Schools, nonprofits aid homeless children 

Homeless children another victim of recession

You can hear "Andrew" rhyming from down the hall. Sitting in the cafeteria at a North Charleston youth shelter, his rap sounds confident and passionate. A hip-hop beat rattles out of his headphones as he jots down lyrics for a song about making it in this world.

A victim of child abuse and neglect, Andrew left home with nowhere to go — spending two of Charleston's coldest nights on the sidewalk.

"I'm happy I'm alive, because I could have died on those streets those two days," he says.

A police officer stopped him, and Andrew was forced to tell his story. The state got involved and brought him to the Carolina Youth Development Center in North Charleston — which has a temporary shelter for homeless kids.

"I choose to stay in here, because after being homeless — after running away for two days, you know, shoot, a place to eat, a place to stay, hot shower, and still get to go to my same school, a lot of things are shaping up," he says. "There's a lot of things that can happen. I'm getting in touch with my real family that's like 1,500 miles away. But still, I got hope."

Help with that Hope

Resources are sparse in the best of times, but the recession has only increased the demand and tested the supply of aid to the homeless. That includes a growing number of young people struggling on their own or living on the streets with their parents.

The Charleston County School District has helped more than 600 homeless students since last June. The school district's definition for homeless children includes those living in a shelter, in homes with more than one family, living in a low-budget motel, living with a family who has been evicted, and living with no place to go or no family and friends.

The district established the Children in Crisis Fund, which provides help for children and their families who need everything from getting their utilities turned back on, a night or two in a hotel, groceries, or other emergencies. The district also recently launched a donation drive for basic necessities like deodorant, toothbrushes, and combs.

Sonya Jones, Title I compliance monitor for the Department of Categorical Programs, sees to it that the school district provides adequate services to assist homeless students with relocating between schools and helping parents with jobs or housing. She says the district doesn't stop until it runs out of options.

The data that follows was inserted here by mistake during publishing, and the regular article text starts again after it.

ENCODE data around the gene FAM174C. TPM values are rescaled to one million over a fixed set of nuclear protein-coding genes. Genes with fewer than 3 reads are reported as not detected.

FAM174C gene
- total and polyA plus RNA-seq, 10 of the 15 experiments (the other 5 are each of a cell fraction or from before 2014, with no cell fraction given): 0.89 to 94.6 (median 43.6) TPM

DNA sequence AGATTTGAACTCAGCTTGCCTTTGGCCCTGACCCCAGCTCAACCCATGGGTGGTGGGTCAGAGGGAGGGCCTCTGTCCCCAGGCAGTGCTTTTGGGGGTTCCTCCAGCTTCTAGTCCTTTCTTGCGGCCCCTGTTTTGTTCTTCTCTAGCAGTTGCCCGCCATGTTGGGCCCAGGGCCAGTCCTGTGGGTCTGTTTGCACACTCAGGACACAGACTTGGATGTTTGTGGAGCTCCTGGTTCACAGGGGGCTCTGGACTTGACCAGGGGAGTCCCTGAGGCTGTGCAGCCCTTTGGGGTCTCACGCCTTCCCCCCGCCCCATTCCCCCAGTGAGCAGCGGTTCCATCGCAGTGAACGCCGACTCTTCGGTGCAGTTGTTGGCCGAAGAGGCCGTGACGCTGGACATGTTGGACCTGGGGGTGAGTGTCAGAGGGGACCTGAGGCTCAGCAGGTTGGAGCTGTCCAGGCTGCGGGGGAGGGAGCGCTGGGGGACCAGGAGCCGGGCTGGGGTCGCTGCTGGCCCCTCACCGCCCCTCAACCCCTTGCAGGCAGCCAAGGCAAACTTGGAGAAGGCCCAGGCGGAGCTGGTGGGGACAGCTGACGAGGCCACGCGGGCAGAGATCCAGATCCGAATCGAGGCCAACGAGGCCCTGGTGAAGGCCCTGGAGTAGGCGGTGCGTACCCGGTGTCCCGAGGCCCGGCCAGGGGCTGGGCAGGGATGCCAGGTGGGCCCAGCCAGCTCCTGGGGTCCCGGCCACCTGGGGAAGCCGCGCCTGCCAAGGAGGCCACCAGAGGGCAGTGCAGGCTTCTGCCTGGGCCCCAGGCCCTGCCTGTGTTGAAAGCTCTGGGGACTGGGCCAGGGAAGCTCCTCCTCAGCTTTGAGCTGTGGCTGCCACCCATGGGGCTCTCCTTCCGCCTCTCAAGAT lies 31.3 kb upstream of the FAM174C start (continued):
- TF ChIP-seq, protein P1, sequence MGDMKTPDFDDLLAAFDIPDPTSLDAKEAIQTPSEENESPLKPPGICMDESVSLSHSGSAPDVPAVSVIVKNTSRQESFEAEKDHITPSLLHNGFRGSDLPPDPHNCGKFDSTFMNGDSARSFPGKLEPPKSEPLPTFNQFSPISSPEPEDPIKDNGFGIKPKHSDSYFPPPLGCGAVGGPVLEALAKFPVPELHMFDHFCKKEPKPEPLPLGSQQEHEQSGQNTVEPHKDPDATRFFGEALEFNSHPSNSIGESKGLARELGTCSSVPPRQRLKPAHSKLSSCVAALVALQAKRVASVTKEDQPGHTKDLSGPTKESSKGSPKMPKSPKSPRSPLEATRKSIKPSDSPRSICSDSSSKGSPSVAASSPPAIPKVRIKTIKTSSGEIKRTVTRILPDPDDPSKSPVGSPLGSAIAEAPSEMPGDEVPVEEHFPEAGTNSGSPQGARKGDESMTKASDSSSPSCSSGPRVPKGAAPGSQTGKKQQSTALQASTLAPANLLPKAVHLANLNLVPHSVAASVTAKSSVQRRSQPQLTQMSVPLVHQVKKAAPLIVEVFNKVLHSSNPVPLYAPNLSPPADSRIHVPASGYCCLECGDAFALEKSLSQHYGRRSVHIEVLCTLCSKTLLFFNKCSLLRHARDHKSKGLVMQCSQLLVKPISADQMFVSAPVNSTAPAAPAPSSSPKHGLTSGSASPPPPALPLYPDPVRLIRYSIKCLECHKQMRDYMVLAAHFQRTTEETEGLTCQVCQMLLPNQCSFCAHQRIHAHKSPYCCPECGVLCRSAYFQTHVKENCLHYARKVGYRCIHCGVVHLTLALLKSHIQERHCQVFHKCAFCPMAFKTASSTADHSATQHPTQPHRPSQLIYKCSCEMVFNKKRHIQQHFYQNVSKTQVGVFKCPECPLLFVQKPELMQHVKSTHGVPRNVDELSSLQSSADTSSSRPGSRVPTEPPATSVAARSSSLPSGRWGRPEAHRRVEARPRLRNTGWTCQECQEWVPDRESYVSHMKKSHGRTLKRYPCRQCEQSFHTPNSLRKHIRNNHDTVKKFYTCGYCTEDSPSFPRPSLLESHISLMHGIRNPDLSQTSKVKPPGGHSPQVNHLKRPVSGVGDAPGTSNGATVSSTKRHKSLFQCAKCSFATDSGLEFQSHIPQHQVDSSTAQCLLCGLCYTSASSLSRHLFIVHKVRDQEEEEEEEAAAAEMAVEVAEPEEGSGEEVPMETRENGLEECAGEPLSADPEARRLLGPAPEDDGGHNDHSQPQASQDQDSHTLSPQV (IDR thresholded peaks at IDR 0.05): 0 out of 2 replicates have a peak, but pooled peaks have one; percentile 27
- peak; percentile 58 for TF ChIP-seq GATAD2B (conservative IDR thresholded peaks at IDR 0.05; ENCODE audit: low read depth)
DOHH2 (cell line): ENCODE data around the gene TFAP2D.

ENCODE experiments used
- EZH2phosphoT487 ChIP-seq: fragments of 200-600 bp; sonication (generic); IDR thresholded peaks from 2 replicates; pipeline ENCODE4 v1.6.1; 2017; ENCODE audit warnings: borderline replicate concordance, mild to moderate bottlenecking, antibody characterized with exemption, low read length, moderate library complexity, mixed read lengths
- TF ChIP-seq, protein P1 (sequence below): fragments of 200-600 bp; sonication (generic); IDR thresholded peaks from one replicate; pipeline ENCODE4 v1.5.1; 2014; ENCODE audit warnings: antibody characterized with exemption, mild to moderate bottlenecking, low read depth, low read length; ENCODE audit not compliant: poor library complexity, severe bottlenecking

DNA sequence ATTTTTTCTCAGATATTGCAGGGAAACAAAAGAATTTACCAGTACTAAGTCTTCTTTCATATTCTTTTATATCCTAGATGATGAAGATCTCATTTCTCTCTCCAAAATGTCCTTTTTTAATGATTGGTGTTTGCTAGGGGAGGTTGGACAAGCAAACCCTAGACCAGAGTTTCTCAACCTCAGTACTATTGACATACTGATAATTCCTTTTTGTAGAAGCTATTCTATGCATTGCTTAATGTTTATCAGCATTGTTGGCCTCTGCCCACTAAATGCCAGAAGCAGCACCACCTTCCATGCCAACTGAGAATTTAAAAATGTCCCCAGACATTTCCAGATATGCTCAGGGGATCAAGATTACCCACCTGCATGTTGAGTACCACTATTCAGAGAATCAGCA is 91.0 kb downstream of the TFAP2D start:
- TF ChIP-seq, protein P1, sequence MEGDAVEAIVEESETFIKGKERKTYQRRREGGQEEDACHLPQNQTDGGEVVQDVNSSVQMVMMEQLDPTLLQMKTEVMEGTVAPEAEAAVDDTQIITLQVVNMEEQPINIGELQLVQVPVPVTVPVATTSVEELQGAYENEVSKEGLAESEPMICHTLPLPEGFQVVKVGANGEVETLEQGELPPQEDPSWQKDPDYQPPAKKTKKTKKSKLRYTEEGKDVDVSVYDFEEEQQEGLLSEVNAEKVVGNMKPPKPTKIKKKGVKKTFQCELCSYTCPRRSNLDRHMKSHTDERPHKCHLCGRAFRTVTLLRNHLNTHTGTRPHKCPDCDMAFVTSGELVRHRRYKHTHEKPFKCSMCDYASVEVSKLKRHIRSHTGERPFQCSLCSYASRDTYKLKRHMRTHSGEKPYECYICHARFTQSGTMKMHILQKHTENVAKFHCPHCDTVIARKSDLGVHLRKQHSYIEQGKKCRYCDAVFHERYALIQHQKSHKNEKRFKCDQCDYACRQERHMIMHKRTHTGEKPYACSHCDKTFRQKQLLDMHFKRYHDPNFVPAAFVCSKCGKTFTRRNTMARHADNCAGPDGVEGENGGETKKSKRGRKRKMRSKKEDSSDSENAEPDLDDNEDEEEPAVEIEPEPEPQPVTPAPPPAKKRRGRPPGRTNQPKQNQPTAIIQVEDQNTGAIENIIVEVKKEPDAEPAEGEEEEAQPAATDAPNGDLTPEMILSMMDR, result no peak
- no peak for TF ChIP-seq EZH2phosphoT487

It's not just about getting them in a school five days a week, Jones says. "We're also about the whole child."

In one case, a mother lost her job at a local fast food restaurant. She couldn't afford her rent and had to move to a cheap motel. The children were absent for days at a time because of lack of transportation, leading to a visit by Jennifer Singleton, a parent advocate with the school district. She's responsible for monitoring child attendance.

The kids couldn't get to school, so Singleton picked them up in the mornings and they caught the bus to a friend's or a relative's house after school.

Singleton and Jones struggled to find ways to accommodate the family.

"She was able to stay with her relatives for one night and ended up having to go to the shelter," Singleton says. "At the shelter you had to be eligible at a certain time, and they were literally on the street during the day and the next to the youngest child had asthma. That I didn't know. So what I did — I took them in my home, and the mother stayed at the shelter."

Singleton funded this mostly out of her own pocket. She and the mother struggled hard to find help.

"We went to the different agencies to try to get money," Singleton says. "Charleston County Human Services — they didn't have any funds. We went to the City of Charleston Housing Authority — they didn't have any emergency shelters available."

Calls for subsided housing help were also fruitless. Frustrated and desperate, the mother broke down. They decided it was time for her to go to a city where she could get a new start.

"I said 'I'll keep the kids, they'll stay with me,' and she was able to stay on her friend's couch," Singleton says. "As fate would have it, she was looking for employment there, ran into somebody, told her story, and that person works for the housing authority. She got her housing. She's working now."

"I get asked a lot, why do you take things so far?" Singlton says. "It's for the children. It's for the children."